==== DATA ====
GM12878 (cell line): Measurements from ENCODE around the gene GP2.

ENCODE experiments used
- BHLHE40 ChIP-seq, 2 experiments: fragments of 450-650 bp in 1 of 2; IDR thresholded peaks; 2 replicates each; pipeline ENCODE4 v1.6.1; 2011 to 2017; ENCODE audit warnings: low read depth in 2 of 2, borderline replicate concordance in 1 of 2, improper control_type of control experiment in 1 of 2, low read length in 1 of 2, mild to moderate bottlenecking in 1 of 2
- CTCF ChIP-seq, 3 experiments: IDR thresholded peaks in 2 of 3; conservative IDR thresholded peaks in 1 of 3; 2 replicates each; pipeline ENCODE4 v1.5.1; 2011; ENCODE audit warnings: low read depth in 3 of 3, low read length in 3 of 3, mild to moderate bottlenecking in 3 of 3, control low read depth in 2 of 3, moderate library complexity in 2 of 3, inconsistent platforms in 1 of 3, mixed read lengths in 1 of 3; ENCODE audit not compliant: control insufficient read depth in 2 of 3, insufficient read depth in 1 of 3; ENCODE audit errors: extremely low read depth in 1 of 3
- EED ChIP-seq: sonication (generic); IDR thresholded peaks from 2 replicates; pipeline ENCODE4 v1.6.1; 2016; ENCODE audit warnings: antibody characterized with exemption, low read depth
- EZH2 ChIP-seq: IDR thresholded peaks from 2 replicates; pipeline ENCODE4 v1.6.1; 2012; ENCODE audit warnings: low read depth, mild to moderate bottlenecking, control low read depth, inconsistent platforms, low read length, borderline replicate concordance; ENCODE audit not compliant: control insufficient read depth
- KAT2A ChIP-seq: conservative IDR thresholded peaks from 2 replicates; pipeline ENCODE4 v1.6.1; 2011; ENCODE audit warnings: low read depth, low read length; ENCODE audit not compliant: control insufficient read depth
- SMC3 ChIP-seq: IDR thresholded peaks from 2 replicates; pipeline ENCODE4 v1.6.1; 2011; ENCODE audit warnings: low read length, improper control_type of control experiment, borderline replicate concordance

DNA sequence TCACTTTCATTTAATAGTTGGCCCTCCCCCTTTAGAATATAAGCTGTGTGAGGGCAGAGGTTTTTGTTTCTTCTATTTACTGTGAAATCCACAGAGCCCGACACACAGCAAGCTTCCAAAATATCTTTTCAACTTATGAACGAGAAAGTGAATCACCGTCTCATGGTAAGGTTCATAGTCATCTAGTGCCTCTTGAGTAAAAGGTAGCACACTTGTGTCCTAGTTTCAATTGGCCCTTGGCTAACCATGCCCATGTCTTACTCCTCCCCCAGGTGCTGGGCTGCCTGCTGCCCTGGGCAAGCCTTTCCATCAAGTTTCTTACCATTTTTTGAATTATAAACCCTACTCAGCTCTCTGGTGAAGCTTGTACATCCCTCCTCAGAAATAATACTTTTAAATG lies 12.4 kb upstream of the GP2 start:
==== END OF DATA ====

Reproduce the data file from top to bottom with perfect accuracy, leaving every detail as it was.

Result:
GM12878 (cell line): Measurements from ENCODE around the gene GP2.

ENCODE experiments used
- BHLHE40 ChIP-seq, 2 experiments: fragments of 450-650 bp in 1 of 2; IDR thresholded peaks; 2 replicates each; pipeline ENCODE4 v1.6.1; 2011 to 2017; ENCODE audit warnings: low read depth in 2 of 2, borderline replicate concordance in 1 of 2, improper control_type of control experiment in 1 of 2, low read length in 1 of 2, mild to moderate bottlenecking in 1 of 2
- CTCF ChIP-seq, 3 experiments: IDR thresholded peaks in 2 of 3; conservative IDR thresholded peaks in 1 of 3; 2 replicates each; pipeline ENCODE4 v1.5.1; 2011; ENCODE audit warnings: low read depth in 3 of 3, low read length in 3 of 3, mild to moderate bottlenecking in 3 of 3, control low read depth in 2 of 3, moderate library complexity in 2 of 3, inconsistent platforms in 1 of 3, mixed read lengths in 1 of 3; ENCODE audit not compliant: control insufficient read depth in 2 of 3, insufficient read depth in 1 of 3; ENCODE audit errors: extremely low read depth in 1 of 3
- EED ChIP-seq: sonication (generic); IDR thresholded peaks from 2 replicates; pipeline ENCODE4 v1.6.1; 2016; ENCODE audit warnings: antibody characterized with exemption, low read depth
- EZH2 ChIP-seq: IDR thresholded peaks from 2 replicates; pipeline ENCODE4 v1.6.1; 2012; ENCODE audit warnings: low read depth, mild to moderate bottlenecking, control low read depth, inconsistent platforms, low read length, borderline replicate concordance; ENCODE audit not compliant: control insufficient read depth
- KAT2A ChIP-seq: conservative IDR thresholded peaks from 2 replicates; pipeline ENCODE4 v1.6.1; 2011; ENCODE audit warnings: low read depth, low read length; ENCODE audit not compliant: control insufficient read depth
- SMC3 ChIP-seq: IDR thresholded peaks from 2 replicates; pipeline ENCODE4 v1.6.1; 2011; ENCODE audit warnings: low read length, improper control_type of control experiment, borderline replicate concordance

DNA sequence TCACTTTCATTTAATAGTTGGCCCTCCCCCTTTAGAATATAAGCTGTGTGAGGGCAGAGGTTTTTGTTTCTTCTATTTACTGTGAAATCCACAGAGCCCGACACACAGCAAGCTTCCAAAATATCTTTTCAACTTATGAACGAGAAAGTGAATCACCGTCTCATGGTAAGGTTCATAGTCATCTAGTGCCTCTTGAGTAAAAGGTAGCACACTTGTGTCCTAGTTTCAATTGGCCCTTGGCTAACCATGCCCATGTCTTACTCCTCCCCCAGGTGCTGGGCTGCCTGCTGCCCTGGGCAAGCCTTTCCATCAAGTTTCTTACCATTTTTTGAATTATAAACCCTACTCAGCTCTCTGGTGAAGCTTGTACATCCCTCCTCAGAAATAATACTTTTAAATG lies 12.4 kb upstream of the GP2 start: